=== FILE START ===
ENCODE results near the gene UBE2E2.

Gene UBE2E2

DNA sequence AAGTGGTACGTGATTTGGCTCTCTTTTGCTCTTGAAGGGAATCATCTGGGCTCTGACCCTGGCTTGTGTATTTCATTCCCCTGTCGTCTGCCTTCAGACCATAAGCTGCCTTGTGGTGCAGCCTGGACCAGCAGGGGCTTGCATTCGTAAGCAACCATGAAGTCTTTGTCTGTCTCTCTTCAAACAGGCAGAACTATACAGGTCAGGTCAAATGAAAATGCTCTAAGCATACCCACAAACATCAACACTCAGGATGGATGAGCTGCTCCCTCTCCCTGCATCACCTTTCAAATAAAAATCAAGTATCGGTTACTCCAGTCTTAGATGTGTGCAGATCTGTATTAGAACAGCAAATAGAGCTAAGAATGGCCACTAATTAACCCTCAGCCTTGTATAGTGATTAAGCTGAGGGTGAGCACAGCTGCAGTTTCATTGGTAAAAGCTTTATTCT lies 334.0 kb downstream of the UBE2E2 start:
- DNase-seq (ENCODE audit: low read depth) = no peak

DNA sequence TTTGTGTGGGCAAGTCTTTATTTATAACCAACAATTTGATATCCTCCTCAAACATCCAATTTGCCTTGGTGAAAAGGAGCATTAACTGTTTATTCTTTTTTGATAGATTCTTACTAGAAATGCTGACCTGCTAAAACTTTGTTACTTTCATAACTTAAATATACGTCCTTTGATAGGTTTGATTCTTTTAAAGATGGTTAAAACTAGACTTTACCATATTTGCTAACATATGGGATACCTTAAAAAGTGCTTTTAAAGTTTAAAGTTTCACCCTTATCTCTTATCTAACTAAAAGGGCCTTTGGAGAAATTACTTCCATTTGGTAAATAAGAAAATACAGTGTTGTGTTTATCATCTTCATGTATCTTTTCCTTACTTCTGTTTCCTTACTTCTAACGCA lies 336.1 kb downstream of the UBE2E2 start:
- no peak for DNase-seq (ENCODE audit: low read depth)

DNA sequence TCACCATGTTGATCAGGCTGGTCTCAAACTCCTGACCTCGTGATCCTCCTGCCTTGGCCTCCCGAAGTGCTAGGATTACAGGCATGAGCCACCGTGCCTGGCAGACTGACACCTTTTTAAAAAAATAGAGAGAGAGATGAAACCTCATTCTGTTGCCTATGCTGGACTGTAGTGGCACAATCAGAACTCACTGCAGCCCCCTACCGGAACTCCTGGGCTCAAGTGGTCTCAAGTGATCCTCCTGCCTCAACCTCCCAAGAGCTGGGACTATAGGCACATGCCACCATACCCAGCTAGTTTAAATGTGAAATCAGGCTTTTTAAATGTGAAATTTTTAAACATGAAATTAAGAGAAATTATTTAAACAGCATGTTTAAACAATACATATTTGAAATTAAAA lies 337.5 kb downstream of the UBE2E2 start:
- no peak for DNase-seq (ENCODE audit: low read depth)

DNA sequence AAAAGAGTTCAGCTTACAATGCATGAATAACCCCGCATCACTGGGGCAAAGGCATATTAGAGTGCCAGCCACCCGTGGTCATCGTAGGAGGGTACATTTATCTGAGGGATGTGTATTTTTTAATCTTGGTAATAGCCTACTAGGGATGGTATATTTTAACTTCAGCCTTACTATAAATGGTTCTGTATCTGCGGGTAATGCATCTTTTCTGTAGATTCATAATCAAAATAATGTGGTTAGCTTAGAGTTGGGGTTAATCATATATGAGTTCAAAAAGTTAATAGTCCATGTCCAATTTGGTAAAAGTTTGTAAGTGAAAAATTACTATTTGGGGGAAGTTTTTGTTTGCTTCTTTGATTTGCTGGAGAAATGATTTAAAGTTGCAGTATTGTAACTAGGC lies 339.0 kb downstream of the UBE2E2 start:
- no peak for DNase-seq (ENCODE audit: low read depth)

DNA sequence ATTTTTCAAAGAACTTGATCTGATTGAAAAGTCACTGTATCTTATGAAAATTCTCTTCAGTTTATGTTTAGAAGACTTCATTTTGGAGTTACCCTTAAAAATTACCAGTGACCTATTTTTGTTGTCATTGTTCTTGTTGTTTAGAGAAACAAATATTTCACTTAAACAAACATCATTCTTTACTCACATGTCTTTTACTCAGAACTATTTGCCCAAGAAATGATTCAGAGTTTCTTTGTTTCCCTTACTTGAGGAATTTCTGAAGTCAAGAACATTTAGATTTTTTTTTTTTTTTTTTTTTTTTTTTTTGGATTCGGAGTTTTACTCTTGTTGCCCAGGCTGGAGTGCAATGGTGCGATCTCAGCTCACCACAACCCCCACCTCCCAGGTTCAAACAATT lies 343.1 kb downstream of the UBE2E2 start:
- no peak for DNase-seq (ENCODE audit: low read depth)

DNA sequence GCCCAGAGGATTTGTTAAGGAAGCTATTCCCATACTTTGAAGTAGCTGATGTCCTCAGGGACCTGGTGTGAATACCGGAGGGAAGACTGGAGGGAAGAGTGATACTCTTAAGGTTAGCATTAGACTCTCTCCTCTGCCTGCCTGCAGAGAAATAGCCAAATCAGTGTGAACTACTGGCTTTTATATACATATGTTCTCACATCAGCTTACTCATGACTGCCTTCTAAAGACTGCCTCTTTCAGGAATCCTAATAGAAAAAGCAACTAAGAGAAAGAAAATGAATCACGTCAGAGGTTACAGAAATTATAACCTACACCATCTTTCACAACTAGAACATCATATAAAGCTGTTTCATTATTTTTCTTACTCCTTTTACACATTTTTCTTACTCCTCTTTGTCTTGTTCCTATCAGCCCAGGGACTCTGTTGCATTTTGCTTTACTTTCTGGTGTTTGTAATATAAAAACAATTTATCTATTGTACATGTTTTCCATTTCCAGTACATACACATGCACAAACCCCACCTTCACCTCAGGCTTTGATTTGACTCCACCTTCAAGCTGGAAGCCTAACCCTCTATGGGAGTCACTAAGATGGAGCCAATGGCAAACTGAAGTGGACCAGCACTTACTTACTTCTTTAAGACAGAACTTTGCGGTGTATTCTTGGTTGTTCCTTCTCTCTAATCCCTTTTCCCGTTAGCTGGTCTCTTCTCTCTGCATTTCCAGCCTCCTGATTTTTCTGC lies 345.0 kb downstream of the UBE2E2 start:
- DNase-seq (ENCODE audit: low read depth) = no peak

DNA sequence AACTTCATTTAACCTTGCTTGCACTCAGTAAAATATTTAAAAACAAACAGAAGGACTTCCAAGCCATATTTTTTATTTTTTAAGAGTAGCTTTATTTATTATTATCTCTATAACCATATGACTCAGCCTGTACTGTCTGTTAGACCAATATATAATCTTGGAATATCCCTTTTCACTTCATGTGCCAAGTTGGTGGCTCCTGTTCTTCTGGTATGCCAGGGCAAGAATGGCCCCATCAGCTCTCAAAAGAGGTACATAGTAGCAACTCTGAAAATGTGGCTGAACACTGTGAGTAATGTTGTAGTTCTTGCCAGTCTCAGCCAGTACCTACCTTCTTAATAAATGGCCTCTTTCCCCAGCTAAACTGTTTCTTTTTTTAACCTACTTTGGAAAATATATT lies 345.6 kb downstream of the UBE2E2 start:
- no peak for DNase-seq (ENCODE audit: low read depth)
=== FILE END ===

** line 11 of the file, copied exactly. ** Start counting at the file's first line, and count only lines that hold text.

DNA sequence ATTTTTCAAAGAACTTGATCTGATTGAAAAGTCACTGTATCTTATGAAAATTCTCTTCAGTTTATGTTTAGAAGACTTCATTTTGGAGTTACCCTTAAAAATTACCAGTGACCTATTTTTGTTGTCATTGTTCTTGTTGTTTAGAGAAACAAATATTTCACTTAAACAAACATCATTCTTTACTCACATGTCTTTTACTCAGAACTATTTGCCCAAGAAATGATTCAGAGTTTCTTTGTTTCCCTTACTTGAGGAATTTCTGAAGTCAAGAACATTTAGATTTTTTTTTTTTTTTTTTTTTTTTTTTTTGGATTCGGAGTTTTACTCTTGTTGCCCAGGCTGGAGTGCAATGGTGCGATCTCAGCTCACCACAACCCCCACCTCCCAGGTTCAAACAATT lies 343.1 kb downstream of the UBE2E2 start: